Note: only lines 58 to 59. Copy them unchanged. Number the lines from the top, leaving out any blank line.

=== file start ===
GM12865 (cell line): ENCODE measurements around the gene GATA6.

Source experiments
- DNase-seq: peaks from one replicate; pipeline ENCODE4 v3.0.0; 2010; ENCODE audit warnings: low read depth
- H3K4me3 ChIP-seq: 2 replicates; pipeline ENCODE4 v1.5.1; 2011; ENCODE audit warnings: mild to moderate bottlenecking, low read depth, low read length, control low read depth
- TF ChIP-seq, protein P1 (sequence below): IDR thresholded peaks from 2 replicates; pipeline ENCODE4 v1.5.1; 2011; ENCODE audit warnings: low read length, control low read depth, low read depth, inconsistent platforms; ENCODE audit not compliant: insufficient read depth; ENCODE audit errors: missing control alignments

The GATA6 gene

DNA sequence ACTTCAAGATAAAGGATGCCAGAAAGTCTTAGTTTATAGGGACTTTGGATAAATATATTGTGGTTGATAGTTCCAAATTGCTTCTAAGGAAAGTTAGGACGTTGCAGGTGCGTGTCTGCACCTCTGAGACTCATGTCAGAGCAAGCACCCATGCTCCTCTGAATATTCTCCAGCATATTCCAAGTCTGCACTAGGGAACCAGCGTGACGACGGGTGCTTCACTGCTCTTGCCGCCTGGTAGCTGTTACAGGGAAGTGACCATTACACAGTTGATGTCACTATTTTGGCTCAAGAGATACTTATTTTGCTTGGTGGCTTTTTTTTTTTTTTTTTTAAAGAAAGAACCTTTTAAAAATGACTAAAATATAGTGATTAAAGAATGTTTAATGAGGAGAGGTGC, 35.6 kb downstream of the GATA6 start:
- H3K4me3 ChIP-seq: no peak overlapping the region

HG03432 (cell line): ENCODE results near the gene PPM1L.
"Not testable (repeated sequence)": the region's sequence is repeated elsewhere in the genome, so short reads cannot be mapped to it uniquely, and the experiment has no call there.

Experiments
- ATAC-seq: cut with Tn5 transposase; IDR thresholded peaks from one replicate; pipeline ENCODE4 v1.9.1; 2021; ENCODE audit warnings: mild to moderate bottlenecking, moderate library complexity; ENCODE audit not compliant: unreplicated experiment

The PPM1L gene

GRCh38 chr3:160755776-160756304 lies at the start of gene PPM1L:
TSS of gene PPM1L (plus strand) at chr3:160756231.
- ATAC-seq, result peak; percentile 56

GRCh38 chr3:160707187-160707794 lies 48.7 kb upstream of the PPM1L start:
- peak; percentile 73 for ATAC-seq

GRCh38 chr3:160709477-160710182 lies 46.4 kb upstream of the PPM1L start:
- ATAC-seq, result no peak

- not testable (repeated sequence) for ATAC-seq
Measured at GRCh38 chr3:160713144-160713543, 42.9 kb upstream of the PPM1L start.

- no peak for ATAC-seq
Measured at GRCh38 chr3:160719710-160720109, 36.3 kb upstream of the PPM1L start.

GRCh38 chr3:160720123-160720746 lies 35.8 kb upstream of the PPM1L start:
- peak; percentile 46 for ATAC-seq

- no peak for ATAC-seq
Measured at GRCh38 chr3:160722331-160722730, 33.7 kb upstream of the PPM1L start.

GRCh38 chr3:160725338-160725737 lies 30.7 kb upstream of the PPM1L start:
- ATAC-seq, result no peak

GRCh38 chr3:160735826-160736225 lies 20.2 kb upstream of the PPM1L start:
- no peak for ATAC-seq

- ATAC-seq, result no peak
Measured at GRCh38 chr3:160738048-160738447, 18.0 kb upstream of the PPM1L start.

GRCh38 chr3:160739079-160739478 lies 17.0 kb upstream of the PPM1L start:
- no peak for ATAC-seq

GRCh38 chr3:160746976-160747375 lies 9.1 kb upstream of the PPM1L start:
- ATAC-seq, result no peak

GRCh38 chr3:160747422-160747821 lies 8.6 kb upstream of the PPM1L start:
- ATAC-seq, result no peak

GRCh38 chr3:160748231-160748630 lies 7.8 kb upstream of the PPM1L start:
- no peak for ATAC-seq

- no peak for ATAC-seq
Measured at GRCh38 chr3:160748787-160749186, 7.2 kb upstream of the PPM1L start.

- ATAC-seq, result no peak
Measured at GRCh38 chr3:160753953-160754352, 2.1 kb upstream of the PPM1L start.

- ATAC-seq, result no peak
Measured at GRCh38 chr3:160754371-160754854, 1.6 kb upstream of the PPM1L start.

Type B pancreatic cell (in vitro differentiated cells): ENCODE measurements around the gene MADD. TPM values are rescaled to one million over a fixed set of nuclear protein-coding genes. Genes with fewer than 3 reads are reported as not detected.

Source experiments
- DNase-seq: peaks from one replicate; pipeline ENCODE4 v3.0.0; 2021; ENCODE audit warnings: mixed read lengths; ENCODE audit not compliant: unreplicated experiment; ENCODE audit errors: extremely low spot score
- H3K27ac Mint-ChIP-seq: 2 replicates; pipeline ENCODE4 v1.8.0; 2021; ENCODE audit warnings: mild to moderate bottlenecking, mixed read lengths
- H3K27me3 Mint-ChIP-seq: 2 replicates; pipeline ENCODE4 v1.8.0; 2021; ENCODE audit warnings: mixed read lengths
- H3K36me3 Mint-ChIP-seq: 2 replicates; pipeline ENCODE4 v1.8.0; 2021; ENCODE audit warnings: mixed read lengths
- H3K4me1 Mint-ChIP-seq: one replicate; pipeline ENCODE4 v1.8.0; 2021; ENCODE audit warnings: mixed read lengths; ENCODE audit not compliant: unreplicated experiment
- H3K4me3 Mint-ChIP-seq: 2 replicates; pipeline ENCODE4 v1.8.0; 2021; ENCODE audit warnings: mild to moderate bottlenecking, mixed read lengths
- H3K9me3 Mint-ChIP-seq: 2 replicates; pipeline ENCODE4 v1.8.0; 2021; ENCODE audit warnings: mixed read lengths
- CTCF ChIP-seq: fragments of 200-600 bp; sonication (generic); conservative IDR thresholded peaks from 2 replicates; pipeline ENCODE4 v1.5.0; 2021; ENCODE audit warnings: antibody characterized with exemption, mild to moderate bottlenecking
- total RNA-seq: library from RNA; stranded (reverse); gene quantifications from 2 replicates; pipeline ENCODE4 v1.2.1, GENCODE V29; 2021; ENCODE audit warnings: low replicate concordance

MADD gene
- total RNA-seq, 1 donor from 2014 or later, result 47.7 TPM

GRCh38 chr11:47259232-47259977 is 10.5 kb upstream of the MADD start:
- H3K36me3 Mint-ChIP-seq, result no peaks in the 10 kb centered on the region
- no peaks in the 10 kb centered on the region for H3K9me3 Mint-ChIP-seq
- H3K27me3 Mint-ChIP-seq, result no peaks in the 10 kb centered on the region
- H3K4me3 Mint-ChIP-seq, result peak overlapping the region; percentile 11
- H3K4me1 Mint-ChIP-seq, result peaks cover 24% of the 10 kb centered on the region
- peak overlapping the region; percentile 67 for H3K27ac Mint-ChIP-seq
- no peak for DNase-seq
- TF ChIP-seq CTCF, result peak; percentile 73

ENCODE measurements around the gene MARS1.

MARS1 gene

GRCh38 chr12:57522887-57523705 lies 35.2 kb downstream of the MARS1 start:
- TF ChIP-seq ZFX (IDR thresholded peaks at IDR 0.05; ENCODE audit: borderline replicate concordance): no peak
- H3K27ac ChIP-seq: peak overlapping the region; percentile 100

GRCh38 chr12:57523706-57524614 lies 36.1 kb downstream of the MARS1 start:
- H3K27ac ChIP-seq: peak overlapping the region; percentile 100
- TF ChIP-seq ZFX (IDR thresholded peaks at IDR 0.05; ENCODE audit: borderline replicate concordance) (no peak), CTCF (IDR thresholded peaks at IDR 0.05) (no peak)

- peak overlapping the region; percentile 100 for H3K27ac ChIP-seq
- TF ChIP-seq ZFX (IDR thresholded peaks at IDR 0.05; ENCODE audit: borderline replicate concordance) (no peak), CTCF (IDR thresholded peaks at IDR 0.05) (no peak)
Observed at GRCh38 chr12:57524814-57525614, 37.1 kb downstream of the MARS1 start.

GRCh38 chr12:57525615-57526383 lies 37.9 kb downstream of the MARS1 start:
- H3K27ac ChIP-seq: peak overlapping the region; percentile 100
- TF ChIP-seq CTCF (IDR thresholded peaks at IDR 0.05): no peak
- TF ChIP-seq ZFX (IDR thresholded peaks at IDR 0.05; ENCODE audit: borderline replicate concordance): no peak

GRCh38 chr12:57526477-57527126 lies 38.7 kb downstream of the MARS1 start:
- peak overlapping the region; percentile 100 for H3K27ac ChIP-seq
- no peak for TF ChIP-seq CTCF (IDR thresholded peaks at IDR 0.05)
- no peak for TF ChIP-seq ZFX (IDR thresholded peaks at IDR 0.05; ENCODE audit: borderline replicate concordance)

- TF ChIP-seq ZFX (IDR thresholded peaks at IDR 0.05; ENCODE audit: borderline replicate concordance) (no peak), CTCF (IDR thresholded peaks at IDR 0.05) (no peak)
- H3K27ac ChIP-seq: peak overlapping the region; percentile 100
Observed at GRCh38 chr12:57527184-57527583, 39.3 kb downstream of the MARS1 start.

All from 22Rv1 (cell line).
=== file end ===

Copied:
- CTCF ChIP-seq: fragments of 200-600 bp; sonication (generic); conservative IDR thresholded peaks from 2 replicates; pipeline ENCODE4 v1.5.0; 2021; ENCODE audit warnings: antibody characterized with exemption, mild to moderate bottlenecking
- total RNA-seq: library from RNA; stranded (reverse); gene quantifications from 2 replicates; pipeline ENCODE4 v1.2.1, GENCODE V29; 2021; ENCODE audit warnings: low replicate concordance